Inhibition of NAMPT aggravates high fat diet-induced hepatic steatosis in mice through regulating Sirt1/AMPKα/SREBP1 signaling pathway
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Nonalcoholic fatty liver disease is one of the most common liver diseases in the world and is a typical hepatic manifestation of metabolic syndrome which is characterized with lipid accumulation in liver. Nicotinamide phosphoribosyltransferase (NAMPT) has been recently identified as an enzyme involved in nicotinamide adenine dinucleotide (NAD+) biosynthesis and plays an important role in cellular metabolism in variety of organs in mammals. The aim of this study was to investigate the effects of NAMPT on high fat diet-induced hepatic steatosis.
Hepatic steatosis model was induced by high fat diet (HFD) in C57BL/6 mice in vivo. HepG2 and Hep1-6 hepatocytes were transfected with NAMPT vector plasmid or treated with NAMPT inhibitor FK866 and then incubated with oleic acid. Lipids accumulation was examined by HE staining or oil red staining. Quantitative RT-PCR and Western blot were used to measure expressions of the genes involved in lipogenic synthesis.
FK866 significantly promoted liver steatosis in the mice fed with HFD and hepatic lipid accumulation in vitro, accompanied by the increases of the expressions of lipogenic genes such as sterol regulatory element-binding protein 1 (SREBP1) and fatty acid synthase (FASN). Nicotinamide mononucleotide (NMN) and NAD+ significantly rescued the actions of FK866 in vitro. In contrast, overexpression of NAMPT in HepG2 and Hep1-6 hepatocytes ameliorated hepatic lipid accumulation. In addition, FK866 decreased the protein levels of Sirt1 and phospho-AMPKα in liver of the HFD fed mice. Furthermore, Resveratrol, a Sirt1 activator, significantly reduced lipogenic gene expressions, while EX-527, a Sirt1 specific inhibitor, had the opposite effects.
Our results demonstrated that inhibition of NAMPT aggravated the HFD- or oleic acid-induced hepatic steatosis through suppressing Sirt1-mediated signaling pathway. On the one hand, the inhibition of NAMPT reduced the production of NAD+ through inhibiting the NAD+ salvage pathway, resulting in the decrease of Sirt1 activity, and then attenuated the deacetylation of SREBP1 in which the inhibition of SREBP1 activity promoted the expressions of FASN and ACC. On the other hand, the reduced Sirt1 activity alleviated the activation of AMPKα to further enhance SREBP1 activities.
KeywordsNampt Nad+ Nafld FK866 Sirt1 AMPKα Mouse
AMP-activated protein kinase
Fatty acid synthase
High fat diet
Nicotinamide adenine dinucleotide
Nonalcoholic fatty liver disease
Sterol regulatory element-binding protein 1
Over the past decade, the prevalence of nonalcoholic fatty liver disease (NAFLD) is increasing globally, and it has become the predominant cause of chronic liver disease in the world . The morbidity of NAFLD varies between 20% and 50% in the western countries  and NAFLD is associated with many diseases such as obesity, type 2 diabetes and hepatocellular carcinoma [3, 4, 5]. Although abnormal liver lipid accumulation is considered to be one of the main causes of NAFLD, the molecular mechanisms of NAFLD are not fully elucidated.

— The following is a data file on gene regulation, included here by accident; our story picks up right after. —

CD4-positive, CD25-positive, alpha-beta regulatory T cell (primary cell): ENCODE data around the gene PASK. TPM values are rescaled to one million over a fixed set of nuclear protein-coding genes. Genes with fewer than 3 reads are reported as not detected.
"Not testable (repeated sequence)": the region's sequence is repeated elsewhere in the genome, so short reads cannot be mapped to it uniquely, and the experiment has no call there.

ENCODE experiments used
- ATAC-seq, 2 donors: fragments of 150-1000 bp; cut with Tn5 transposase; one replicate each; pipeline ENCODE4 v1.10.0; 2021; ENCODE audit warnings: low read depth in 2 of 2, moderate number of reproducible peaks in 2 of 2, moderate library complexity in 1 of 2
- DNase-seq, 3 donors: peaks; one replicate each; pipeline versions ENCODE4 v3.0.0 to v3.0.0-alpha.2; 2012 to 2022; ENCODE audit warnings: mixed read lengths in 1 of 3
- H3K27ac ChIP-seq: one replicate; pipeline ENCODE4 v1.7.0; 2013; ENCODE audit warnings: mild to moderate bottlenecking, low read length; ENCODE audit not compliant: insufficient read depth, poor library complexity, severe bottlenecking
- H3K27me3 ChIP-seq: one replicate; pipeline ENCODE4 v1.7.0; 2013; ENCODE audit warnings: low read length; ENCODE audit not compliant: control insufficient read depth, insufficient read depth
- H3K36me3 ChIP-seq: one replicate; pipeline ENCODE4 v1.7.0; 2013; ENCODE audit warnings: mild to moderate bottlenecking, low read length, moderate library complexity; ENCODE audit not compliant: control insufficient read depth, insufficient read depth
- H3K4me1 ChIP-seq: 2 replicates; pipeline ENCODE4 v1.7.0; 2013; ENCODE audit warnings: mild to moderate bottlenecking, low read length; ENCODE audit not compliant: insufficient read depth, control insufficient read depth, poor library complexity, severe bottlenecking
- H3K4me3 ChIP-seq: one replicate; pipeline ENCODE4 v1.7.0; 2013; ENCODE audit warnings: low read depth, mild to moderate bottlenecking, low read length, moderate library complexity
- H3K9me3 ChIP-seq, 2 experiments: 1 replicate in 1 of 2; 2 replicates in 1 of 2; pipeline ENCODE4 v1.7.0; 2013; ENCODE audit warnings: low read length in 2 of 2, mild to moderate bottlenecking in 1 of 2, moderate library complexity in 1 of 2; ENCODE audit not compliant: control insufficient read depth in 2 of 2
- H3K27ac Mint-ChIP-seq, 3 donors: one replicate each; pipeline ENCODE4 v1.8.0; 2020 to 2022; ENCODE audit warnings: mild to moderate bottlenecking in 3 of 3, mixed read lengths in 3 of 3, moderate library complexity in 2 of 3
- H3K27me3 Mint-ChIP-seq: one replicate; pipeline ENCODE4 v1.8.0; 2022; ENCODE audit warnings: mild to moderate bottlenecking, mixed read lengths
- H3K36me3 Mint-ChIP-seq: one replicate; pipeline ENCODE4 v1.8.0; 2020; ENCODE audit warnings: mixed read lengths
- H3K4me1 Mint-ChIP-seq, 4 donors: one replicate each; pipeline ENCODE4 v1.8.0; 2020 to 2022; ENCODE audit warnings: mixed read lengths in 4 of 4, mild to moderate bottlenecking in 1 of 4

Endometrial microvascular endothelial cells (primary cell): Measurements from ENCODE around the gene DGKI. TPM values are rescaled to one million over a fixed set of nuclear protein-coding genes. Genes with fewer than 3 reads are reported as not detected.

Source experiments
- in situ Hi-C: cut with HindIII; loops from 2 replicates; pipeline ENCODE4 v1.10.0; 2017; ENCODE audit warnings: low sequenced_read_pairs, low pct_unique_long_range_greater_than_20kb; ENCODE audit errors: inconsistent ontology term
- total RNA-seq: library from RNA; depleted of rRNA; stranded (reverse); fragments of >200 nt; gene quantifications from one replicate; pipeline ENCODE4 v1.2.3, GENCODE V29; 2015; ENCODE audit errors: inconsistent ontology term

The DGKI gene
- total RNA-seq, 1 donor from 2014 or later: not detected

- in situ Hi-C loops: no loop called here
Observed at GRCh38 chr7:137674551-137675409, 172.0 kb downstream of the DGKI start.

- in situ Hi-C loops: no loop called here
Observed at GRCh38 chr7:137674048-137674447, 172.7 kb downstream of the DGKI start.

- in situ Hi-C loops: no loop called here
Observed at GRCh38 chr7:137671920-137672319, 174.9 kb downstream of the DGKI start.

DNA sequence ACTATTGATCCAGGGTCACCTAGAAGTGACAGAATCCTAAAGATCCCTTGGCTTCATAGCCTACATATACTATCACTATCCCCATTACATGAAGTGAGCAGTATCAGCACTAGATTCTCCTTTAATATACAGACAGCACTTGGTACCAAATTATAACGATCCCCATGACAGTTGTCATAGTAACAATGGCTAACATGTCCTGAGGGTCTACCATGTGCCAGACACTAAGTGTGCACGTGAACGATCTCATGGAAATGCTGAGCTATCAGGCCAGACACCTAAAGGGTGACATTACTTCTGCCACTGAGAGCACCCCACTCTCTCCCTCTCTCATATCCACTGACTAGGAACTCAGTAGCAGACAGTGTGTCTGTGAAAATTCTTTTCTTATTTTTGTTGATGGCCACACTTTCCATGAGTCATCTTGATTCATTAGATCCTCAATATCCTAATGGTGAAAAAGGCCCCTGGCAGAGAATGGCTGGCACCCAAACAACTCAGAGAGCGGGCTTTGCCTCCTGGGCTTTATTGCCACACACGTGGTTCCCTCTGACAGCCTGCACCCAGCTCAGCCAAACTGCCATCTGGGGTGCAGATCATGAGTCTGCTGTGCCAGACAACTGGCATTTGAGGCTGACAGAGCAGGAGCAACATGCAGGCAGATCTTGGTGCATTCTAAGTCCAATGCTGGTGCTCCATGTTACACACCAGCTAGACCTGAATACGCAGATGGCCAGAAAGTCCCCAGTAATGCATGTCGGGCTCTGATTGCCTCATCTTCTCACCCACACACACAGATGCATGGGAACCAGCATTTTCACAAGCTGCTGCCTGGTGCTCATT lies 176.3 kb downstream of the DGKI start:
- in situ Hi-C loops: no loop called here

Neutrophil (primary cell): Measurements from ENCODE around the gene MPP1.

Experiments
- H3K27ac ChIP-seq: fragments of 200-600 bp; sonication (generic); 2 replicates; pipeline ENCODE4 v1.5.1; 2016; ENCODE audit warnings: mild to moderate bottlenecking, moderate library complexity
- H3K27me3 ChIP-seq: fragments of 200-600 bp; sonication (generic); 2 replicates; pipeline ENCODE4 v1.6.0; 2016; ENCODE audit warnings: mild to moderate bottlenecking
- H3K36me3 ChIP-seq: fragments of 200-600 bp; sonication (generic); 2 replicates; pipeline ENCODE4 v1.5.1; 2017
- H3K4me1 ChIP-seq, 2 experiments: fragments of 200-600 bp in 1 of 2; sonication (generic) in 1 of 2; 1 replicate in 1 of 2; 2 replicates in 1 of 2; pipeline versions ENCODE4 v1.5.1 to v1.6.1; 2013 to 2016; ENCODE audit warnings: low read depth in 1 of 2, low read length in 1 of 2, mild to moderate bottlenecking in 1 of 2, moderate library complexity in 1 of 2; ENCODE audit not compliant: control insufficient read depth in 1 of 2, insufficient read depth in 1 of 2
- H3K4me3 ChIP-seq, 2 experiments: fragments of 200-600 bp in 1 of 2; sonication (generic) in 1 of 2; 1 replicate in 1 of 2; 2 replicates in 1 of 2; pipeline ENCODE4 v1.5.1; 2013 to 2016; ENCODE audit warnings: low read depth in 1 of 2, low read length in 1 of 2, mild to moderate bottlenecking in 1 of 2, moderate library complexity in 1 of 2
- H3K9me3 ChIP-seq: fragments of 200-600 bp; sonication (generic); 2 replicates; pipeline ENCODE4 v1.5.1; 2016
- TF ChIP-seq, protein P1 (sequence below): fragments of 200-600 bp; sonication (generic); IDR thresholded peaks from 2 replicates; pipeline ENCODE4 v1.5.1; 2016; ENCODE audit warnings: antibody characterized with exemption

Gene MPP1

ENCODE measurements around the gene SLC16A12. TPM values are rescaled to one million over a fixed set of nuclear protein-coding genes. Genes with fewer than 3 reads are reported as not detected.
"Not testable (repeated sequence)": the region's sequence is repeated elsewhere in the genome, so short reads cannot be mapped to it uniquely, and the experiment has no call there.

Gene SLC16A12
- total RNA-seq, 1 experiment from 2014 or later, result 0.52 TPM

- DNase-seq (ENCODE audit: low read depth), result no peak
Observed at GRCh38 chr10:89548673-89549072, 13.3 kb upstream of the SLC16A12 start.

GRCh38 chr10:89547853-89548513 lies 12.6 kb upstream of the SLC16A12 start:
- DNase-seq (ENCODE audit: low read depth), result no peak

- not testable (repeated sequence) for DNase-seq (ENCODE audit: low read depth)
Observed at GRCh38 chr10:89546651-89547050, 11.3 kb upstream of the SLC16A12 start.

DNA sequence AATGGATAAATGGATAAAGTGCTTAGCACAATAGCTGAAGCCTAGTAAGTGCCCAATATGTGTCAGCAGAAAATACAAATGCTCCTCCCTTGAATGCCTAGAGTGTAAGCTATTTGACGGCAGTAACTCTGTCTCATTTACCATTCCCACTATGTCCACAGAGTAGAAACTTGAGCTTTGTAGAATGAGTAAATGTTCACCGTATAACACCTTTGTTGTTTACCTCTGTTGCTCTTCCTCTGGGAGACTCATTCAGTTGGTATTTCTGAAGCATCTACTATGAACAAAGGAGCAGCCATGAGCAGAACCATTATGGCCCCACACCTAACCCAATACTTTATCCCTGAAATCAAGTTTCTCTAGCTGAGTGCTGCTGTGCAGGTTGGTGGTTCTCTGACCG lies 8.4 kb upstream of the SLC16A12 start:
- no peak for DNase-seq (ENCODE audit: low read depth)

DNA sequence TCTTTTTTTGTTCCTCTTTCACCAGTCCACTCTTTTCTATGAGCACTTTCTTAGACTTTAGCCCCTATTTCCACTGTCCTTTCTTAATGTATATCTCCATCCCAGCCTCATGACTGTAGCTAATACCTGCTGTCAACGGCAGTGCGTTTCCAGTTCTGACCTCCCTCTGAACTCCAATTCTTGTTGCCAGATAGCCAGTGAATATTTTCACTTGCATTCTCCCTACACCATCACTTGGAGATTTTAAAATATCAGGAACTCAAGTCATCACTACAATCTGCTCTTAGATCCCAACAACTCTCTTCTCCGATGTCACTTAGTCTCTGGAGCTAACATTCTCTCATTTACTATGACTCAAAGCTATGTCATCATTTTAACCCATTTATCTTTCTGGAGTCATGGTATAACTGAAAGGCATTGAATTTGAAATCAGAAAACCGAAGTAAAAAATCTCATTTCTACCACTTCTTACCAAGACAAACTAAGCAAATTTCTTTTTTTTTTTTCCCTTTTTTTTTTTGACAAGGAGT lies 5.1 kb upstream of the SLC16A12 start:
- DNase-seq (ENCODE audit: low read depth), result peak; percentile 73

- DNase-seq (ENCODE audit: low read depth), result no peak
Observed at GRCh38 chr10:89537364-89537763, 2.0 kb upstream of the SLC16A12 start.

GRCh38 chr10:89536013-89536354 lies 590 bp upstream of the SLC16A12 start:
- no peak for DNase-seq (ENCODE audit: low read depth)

Hepatic lipid accumulation results from an imbalance between lipid deposition and removal, which is associated with increased hepatic lipogenesis, augmented lipid uptake and/or decreased triglyceride export or β-oxidation [6, 7]. Hepatic lipid synthesis is regulated by many important transcription factors such as liver X receptor (LXR), carbohydrate response element binding protein (ChREBP) and sterol regulatory element–binding protein 1C (SREBP1C) [8, 9, 10]. As a major transcription factor, SREBP1 has been reported to widely regulate the key enzymes of synthesizing fatty acids including fatty acid synthase (FAS), acetyl-CoA carboxylase (ACC) and stearoyl-CoA desaturase (SCD1) [9, 11, 12]. Moreover, it has been found that the phosphorylation of AMPKα at its Ser372 suppressed the cleavage and nuclear translocation of SREBP-1c and then further repressed the expressions of the SREBP1C-mediated target genes in hepatocytes when the cells were treated with high glucose, leading to reduction of lipogenesis and lipid accumulation .
Nicotinamide phosphoribosyltransferase (NAMPT) is a highly conserved 52 kDa protein which is expressed in nearly all tissues/cells . NAMPT has both intra- and extracellular forms in mammals. It is an important regulator of the intracellular nicotinamide adenine dinucleotide (NAD+) pool through regulating the rate-limiting step in the mammalian NAD+ salvage pathway from NAM . The intracellular NAMPT (iNAMPT) has been proposed to have cell protective benefits via influencing the activity of NAD-dependent enzymes, such as Sirtuins due to its boosting NAD+ level . The extracellular NAMPT (eNAMPT) in addition to its enzymatic function, it has cytokine-like activity. Although there are some debates, several reports suggest that circulating levels of eNampt may be closely related to obesity, NAFLD, atherosclerosis and diabetes mellitus [17, 18, 19, 20]. However, it has been recently reported that iNampt was downregulated in NAFLD and had anti-apoptosis effects . Moreover, other studies have found that aging-associated NAD+ deficiency was a critical risk factor for NAFLD, which resulted from NAMPT-controlled NAD+ salvage compromised in liver . Although these results indicated that NAMPT could play a role in NAFLD, the effects of NAMPT on the pathogenesis of these disorders, especially in hepatic steatosis were largely unknown. Recently, we observed that inhibition of NAMPT significantly aggravated the high fat diet-induced obesity in mice (unpublished data). In the present study, the potential role of intracellular NAMPT in regulating hepatic lipid metabolism was explored. Our results showed that FK866, an NAMPT inhibitor, significantly promoted hepatic lipid accumulation in vitro and in vivo by promoting the transcriptional activity of SREBP1, which functions as an upstream regulator of FASN and ACC expressions. In addition, we observed that the effects could be rescued by NMN and NAD+, or overexpression of NAMPT. Furthermore, we demonstrated that the inhibition of NAMPT-mediated the production of intracellular NAD+ promoted hepatic lipid synthesis through inhibiting Sirt1 signaling pathway, in turn, activating AMP-activated protein kinase (AMPKα) and then inhibiting SREBP1 activity.